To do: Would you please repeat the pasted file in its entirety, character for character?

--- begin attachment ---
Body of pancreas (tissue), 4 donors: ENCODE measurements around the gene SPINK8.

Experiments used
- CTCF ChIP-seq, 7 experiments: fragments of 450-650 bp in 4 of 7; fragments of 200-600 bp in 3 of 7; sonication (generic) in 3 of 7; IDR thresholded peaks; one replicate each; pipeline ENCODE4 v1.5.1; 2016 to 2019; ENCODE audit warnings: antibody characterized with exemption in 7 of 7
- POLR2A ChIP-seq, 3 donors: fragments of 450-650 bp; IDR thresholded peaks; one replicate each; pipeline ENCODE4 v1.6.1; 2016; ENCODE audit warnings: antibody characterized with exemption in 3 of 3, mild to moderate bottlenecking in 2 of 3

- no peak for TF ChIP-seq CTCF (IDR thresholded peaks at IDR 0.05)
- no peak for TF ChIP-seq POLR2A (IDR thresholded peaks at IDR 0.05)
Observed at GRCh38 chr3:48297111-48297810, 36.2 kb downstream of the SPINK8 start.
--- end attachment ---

Body of pancreas (tissue), 4 donors: ENCODE measurements around the gene SPINK8.

Experiments used
- CTCF ChIP-seq, 7 experiments: fragments of 450-650 bp in 4 of 7; fragments of 200-600 bp in 3 of 7; sonication (generic) in 3 of 7; IDR thresholded peaks; one replicate each; pipeline ENCODE4 v1.5.1; 2016 to 2019; ENCODE audit warnings: antibody characterized with exemption in 7 of 7
- POLR2A ChIP-seq, 3 donors: fragments of 450-650 bp; IDR thresholded peaks; one replicate each; pipeline ENCODE4 v1.6.1; 2016; ENCODE audit warnings: antibody characterized with exemption in 3 of 3, mild to moderate bottlenecking in 2 of 3

- no peak for TF ChIP-seq CTCF (IDR thresholded peaks at IDR 0.05)
- no peak for TF ChIP-seq POLR2A (IDR thresholded peaks at IDR 0.05)
Observed at GRCh38 chr3:48297111-48297810, 36.2 kb downstream of the SPINK8 start.